HOUSTON—The oil and gas industry’s leaps forward in deep water over the years have come largely from overturning dogma, upending paradigms and pushing limits.

Speaking during “The Business of Deepwater: Past, Present and Future” panel at the International Meeting for Applied Geoscience & Energy (IMAGE) on Aug. 30, industry experts retraced the path oil and gas leaders have blazed in the hunt to produce hydrocarbons in increasing water depths, talked about current thinking and technologies, and considered deep water’s future potential opportunities.

Bill Langin, senior vice president for exploration west and deep water at Shell Plc, said deepwater projects generate shareholder value while providing some of the lowest carbon intensity barrels in the industry.

Shell has a long history of pushing into deepwater capability, he said, citing the company’s Cognac project in the Gulf of Mexico, installed in 1977. Located in 1,025 ft of water, Cognac was the world’s deepest production platform and the first one to produce from more than 1,000 ft water depth when it went onstream in 1978. Appomattox, which went online in 2019, is Shell’s largest offshore production facility, and Stones, which went online in 2016, is Shell’s deepest, located in 9,500 ft water depth.

“Water depth is just a number now. We just need a bit more riser,” he said.

Hess Corp. has also focused heavily on deepwater as part of its strategy.

Tim Chisholm, vice president of exploration, appraisal and development at Hess, said the company and its partners in deepwater Guyana and Suriname have drilled more than 100 wells and acquired 2.5 km of conventional core and conducted 16 drillstem tests in the deepwater Stabroek block.

“It keeps us busy, but we’re having a lot of fun doing it,” he said.

Hart Energy August 2022 - IMAGE Panel - Deepwater Oil and Gas Exploration Keeps Paying Off - Bill Langin Shell Headshot“Water depth is just a number now. We just need a bit more riser.”—Bill Langin, Shell Plc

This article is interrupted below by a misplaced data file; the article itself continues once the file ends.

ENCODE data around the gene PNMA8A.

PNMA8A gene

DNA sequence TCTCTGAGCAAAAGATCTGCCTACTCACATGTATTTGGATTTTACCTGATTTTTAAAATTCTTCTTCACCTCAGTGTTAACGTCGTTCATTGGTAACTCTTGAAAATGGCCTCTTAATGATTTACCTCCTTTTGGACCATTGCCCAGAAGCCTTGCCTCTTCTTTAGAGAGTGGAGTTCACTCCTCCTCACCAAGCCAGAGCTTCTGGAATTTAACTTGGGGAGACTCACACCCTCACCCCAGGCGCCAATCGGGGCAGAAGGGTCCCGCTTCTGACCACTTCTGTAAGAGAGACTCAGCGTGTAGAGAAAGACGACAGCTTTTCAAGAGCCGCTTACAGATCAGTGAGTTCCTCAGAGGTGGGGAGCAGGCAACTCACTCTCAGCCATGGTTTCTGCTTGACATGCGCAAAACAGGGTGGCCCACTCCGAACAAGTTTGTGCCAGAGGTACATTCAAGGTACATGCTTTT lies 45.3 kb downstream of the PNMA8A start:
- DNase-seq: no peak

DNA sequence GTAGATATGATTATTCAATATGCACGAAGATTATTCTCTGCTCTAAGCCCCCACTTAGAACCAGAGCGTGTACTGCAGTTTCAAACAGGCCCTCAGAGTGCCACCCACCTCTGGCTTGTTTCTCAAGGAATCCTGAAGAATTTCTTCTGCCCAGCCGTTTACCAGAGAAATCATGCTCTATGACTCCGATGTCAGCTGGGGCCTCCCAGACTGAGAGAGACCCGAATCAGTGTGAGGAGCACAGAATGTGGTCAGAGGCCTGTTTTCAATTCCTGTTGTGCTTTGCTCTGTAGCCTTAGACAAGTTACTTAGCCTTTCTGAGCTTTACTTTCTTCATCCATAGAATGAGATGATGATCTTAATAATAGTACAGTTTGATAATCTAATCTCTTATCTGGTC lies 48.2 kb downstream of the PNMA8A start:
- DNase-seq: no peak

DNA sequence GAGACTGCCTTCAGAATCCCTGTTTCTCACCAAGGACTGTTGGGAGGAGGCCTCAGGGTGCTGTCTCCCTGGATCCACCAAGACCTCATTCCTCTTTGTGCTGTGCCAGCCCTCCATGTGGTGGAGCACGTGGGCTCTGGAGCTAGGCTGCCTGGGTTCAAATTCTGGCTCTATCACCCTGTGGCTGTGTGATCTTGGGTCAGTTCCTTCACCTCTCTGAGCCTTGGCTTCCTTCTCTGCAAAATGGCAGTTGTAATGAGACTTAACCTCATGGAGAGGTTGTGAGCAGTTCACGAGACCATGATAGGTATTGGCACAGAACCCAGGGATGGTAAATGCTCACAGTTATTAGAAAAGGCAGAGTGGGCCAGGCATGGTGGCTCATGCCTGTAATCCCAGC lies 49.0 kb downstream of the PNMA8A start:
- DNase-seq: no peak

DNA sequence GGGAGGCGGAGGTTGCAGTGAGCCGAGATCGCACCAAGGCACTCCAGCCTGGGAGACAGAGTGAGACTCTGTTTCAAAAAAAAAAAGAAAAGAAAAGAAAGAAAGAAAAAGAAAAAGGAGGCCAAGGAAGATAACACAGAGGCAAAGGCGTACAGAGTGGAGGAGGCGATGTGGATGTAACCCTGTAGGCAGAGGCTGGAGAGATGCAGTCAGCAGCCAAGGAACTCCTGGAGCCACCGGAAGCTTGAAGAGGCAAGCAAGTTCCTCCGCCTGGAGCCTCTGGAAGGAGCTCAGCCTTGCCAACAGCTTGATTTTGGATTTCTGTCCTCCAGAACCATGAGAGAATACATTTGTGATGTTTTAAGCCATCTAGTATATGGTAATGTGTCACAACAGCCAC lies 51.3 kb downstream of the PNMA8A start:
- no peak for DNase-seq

Exxon Mobil Corp. operates the discoveries, while Hess and CNOOC are partners. In the last six years, the trio have located 11 Bbbl with finding costs of under a dollar per barrel, he said.

Deep water has taken Hess “from the outhouse to the penthouse,” he joked.

Part of the success Hess has had in the deep water comes from overcoming certain paradigms like “stratigraphic traps don’t work in deep water” that otherwise would have prevented investment in a project, he said.

Chisholm attributes Hess’ discovery track record to “bottoms up geology work and top down” geophysics work.

A standard approach

But finding oil or gas is only half the picture. Producing the hydrocarbons has to be profitable. He said that when the Stabroek partners decided to follow a “design one, build many” approach to the FPSOs that are being used to produce the discoveries in the block, it made “incredible” breakeven costs of $25/bbl to $35/bbl possible.

Cindy Yeilding, retired senior vice president for BP Americas, said cost-effectiveness and safety increased dramatically when the supermajor stopped bringing bespoke engineering into every aspect of a project.

“Every facility was serial model 001,” she said. “It contributed to a much longer planning and development time.”

Hart Energy August 2022 - IMAGE Panel - Deepwater Oil and Gas Exploration Keeps Paying Off - Tim Chisholm Hess HeadshotDeep water has taken Hess “from the outhouse to the penthouse.”—Tim Chisholm, Hess Corp.

In fact, she said, BP was only able to bring a couple of major projects on per year with that approach.

When BP pursued a more standardized process, it made it possible to bring seven or eight projects online per year, she said.

Problems and opportunities

Rich Sears, adjunct professor at Stanford University, said one of the bigger problems in deep water is gas.

“In deep water, gas is a problem. Gas is a problem in general in this business,” he said.

Sears said that when companies find gas associated with oil, it becomes “OK, I’ve got it, it’s inconvenient. What am I going to do with it?”

Companies often seek the least costly gas solution, he said, with the view that “it will cost me money, but it will allow me to make money off the oil.”

Chisholm echoed the sense that deepwater gas is problematic.

“We explore for oil, and we find gas, and we find a lot of it,” he said. “When we find a lot of gas, people get pretty creative about how to make money from it.”

Hart Energy August 2022 - IMAGE Panel - Deepwater Oil and Gas Exploration Keeps Paying Off - Cindy Yeilding BP Americas Headshot“People are looking at moving further offshore.”—Cindy Yeilding, BP Americas (retired)

Sears said associated gas could be a business opportunity for a company that wants to focus on gas, particularly because it figures into long-term energy supply.

But the deep water offers other opportunities, Yeilding said. The trick, she added, will be to continue overcoming dogmatic thinking in order to make progress.

Deep water offers opportunities for tidal energy, wave energy, ocean current, carbon storage, mineral resources, aquaculture and mariculture, and more, she said. And while there are currently floatels and cruises, cities could be the future of deep water, she said.

“People are looking at moving further offshore,” she said.